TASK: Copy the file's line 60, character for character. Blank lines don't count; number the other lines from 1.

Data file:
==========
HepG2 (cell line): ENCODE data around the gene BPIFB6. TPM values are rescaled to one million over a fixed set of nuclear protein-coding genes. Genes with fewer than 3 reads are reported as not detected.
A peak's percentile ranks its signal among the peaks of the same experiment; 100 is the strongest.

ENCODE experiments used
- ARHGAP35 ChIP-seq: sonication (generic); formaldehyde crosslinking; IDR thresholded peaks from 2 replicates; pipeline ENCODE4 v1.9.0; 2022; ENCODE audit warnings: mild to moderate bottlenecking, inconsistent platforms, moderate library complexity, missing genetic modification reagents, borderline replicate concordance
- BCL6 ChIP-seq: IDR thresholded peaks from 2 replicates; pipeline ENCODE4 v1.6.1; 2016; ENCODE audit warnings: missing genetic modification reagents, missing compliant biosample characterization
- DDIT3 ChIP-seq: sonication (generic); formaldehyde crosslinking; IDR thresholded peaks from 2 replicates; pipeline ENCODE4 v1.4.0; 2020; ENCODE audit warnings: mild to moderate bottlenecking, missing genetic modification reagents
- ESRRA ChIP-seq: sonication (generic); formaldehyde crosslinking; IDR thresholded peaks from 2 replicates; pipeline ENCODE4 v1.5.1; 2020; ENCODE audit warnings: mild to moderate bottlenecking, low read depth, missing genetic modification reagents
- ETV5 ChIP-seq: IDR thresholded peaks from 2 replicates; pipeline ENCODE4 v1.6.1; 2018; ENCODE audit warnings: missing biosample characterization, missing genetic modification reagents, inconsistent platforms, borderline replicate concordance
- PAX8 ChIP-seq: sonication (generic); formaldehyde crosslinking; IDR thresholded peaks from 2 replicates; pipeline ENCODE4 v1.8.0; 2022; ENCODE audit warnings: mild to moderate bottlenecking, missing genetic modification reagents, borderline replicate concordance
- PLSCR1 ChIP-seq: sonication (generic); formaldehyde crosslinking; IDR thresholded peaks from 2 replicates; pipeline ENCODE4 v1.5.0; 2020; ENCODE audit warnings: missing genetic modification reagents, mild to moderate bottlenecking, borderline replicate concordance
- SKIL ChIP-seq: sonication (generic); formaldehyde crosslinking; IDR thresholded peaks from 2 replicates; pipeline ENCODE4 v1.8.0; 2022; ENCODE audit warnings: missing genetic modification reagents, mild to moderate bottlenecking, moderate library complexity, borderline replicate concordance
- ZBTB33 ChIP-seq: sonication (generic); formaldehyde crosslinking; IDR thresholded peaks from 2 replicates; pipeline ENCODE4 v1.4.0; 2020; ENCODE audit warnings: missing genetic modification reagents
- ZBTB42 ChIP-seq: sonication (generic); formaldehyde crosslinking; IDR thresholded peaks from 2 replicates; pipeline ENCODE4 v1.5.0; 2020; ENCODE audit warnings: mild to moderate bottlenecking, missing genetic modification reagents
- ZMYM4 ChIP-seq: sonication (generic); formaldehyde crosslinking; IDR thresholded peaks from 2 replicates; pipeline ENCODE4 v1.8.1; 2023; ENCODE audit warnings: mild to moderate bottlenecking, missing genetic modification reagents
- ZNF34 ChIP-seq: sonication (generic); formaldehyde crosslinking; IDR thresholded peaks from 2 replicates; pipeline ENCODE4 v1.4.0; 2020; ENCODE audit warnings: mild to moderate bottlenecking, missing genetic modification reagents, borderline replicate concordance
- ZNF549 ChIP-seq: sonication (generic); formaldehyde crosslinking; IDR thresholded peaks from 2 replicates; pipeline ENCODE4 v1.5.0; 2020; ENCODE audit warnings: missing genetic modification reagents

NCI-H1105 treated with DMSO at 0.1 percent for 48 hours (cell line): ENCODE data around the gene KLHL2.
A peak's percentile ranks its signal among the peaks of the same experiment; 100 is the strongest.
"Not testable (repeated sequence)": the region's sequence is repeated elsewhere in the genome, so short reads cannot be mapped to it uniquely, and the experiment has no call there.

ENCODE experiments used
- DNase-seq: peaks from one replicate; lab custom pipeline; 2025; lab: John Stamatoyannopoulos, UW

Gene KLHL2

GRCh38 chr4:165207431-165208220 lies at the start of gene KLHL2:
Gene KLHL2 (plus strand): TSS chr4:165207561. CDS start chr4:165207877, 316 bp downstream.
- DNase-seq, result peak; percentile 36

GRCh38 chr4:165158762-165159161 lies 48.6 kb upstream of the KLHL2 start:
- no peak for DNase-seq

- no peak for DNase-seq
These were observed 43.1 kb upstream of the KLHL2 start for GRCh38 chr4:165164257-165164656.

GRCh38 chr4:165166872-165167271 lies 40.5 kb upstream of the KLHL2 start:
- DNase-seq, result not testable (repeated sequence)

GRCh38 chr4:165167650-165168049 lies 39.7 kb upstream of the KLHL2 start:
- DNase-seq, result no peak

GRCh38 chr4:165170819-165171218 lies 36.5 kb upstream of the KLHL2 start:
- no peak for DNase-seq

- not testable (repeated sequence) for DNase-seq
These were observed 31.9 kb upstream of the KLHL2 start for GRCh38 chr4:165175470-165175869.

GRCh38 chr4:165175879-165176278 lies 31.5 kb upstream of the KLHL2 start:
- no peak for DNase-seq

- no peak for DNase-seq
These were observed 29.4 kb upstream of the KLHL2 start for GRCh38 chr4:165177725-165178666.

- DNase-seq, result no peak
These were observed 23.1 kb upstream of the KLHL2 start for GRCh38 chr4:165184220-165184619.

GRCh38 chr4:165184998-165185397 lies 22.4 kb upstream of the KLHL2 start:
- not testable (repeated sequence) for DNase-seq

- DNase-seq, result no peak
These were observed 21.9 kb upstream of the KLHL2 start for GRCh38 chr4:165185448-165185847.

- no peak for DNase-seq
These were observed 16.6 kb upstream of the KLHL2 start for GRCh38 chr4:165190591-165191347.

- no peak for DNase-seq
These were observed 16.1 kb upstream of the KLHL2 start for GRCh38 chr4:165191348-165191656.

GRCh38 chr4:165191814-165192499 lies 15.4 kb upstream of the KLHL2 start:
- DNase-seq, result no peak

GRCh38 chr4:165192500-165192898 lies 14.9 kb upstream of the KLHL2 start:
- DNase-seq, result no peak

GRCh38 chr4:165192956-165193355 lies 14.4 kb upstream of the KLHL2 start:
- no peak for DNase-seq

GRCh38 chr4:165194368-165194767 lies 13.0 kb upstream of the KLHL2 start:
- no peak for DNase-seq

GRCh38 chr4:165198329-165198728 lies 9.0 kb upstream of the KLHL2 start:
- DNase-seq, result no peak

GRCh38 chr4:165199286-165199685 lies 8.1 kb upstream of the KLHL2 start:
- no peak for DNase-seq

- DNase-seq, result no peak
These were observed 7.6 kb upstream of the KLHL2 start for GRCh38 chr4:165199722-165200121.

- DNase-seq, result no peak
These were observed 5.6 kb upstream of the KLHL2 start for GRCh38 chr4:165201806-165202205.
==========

GRCh38 chr4:165198329-165198728 lies 9.0 kb upstream of the KLHL2 start: